"In the end, we are where we come from."--Peter Gomes

Thursday, August 14, 2014

To Christians Who Care About Ferguson...#GoingThere

Yesterday was busy. I had promised my godson Torian that I would take him to the beach, so we made the hour-long trek to Galveston, along with his mom and his 2-year-old brother Ace; when we got back I let him swim in the pool for a while and then I had to drop his mom at work and meet a friend and make sure Phen knew what to do while watching the boys (this mostly involved "open the door for the pizza guy" and "make sure the games on the iPad are age-appropriate") so I didn't catch up on the loss of sanity in Ferguson until last night around 11.
Ace and I watch Tori fly a kite at the beach.

A friend and I texted and tweeted back and forth about it while I rocked the baby to sleep and kept an eye on the two older boys. Of course I was worried; Julian was out with friends and I sent him a text warning him to be particularly careful in case the police were extra jumpy. Certainly what is happening in Ferguson is big. It just isn't...news. It isn't news to anyone who loves a black boy and has journeyed with him through the world. So here is my response to the pleas from Christians who are asking me via Twitter to be outraged, to be vocal, to be active:

I am tired of outrage. I am tired of despair. I am tired of talking about race to white people who tell me I am suffering from white guilt or have imagined it or don't I know the Lord is color-blind and my goodness, I don't even *see* race myself. 

I am tired of wondering when people will stop thinking this face is charming and start seeing it as menacing.

I am tired of trying to make Phen and Julian feel safe and loved and cared for in a country--no, a world--that insists on treating black lives as less valuable than white ones. It is like trying to make bricks with no straw; it is nearly impossible. Julian has a note he takes with him if he needs to take my car. It says he has my permission to be driving it and has my contact information in case he gets pulled over. He has it because I don't want to end up trying to explain that at a police station at 1 am. My friend Runako said dryly "You've given him traveling papers" and I laughed and then gasped. Traveling papers were what slaves had to have from their masters in order to be off the plantation.

There are a million things I could say about Ferguson, all of which have been said by people who are more eloquent and more vocal than I am. I could point out that if you'd been paying attention, you'd have known about the slaying of Mike Brown almost a week ago. I could say that the police are no more racist than the rest of us, but that this action shouldn't come as a surprise when you give them military-grade weapons with which to act out those prejudices. I could say that the police have been brutalizing black people for decades, they just didn't have such fancy riot gear. I could say that if you think this isn't America, you live in a bubble; this has always been America. I could point out the way black victims are often identified by any misconduct and white perpetrators are often treated as people with great potential who went tragically wrong. I could say that the way we defend Mike Brown by saying things like "he was going to college" as if that made him more valuable, like he deserved to be shot a little less, demonstrates how much we've dehumanized black people: we have to defend their right to exist. I could say I'm worried that this will be another cycle of social media outrage that fizzles when we find something else to fixate on. I could say that all the venting and retweeting and favoriting may make us feel like we're doing something in lieu of actually, you know, DOING something.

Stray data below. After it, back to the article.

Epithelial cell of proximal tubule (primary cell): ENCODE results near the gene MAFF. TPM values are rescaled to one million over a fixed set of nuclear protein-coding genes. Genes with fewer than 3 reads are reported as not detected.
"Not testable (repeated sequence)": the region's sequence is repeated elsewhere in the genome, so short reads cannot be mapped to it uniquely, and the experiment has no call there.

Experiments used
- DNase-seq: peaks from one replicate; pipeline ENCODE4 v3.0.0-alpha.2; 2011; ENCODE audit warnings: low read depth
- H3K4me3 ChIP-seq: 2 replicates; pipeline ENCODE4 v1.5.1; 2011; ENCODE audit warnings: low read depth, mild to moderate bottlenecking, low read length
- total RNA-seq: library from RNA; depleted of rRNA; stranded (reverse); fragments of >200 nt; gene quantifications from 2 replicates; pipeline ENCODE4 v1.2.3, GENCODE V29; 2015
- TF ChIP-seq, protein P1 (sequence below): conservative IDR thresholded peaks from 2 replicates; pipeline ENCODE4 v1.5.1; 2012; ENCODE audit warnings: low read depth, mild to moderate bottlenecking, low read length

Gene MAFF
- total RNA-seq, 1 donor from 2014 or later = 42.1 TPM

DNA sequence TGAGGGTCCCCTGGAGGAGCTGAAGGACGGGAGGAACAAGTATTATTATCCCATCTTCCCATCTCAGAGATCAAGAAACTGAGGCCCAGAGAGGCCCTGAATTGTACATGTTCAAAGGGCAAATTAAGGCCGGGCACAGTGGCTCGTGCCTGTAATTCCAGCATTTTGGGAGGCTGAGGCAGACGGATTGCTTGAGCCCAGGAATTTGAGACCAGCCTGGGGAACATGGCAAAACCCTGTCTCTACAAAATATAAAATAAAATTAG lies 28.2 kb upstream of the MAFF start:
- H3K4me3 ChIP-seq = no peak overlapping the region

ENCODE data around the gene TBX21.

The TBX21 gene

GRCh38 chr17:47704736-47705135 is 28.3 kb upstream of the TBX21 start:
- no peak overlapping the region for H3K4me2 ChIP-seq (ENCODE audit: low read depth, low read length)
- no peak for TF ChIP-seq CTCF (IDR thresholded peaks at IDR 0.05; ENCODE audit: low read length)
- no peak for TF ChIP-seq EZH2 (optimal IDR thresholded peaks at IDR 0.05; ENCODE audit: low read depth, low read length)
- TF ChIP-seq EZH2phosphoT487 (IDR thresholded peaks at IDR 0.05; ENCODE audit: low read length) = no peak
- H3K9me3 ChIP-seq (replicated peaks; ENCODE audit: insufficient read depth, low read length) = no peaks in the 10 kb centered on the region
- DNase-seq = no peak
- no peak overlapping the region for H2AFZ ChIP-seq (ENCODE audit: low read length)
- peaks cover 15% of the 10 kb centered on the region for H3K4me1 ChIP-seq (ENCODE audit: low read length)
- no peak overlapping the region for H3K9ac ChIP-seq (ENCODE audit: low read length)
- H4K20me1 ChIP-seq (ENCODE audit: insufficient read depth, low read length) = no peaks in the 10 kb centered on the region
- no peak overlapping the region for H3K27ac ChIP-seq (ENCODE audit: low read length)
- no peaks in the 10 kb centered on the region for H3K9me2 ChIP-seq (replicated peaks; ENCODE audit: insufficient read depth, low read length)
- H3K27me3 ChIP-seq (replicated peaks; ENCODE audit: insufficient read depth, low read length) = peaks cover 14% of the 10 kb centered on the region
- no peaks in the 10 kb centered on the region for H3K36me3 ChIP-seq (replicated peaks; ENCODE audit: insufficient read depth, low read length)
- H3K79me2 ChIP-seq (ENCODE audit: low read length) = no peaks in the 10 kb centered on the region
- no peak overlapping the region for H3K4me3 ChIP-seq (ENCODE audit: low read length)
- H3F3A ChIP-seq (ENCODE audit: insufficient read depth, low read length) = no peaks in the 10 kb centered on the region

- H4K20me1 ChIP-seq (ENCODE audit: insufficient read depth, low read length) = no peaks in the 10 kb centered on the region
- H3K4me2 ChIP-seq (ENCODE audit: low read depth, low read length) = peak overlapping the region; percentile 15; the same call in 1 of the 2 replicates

I could speak to you of quieter things, too: of teenage boys who are raucous and goofy because that's what teenage boys are like, and the fear that a police officer--or, hell, any citizen with a gun and some fear--won't wait to find out that Phen is great at math and Julian is a brilliant musician, that Phen is reading The Art of War and Julian believes his patronus would be a panther if he ever gets his Hogwarts letter. I could tell you I don't just worry about the boys; I worry about my friend Corregan, he of the Princeton degree and megawatt grin, who is cerebral and compassionate and wildly funny and who, at 6-4 and 200+ pounds, is someone's idea of the bogeyman, and I worry about my friend Runako, who by his own admission "gets stroppy" when his rights are being trampled on, and I worry about my friend Mijha, who refused to watch any news coverage of this because she is tired of caring too much. I could tell you that my pastor--my soft-spoken, gentle-spirited pastor--is the one who taught Phen how to behave when approached by police, how to narrate every movement ("My license is in my wallet, which is in my pocket, so I'm going to reach for it now if that's OK") and be as unthreatening as possible. I could tell you that it's tempting to tell the boys to avoid any protests or demonstrations in hopes of keeping them safe and the gut-wrenching realization that I'd be trading their physical safety for their dignity and self-respect. What kind of person would I be to ask that of them? What kind of young men would they be if they made that trade? I could tell you that 17 years into this life I've chosen, of living and working and worshipping across racial lines, I've learned that the resilience of black people is awe-inspiring, because everything conspires to try to make them smaller and meaner than they were meant to be. I could tell you I'm up at 1 am writing this blog post because Julian isn't home yet, which is fine--he's 19 and it's summer--but I worry until I hear his key in the lock.

So I am tired, because this is not an event, this is just life. And I am embarrassed to admit I am tired because black people do this every day with no choice and no complaint. I could, if I wanted to, walk away from all this. (Well, in theory; in reality, I'd only have about five friends left and I'd have to find a new church, new apartment and new life.) The privilege of being white is that I can choose not to think about race; I can choose not to care. Even if I don't make that choice, it's there; I have options.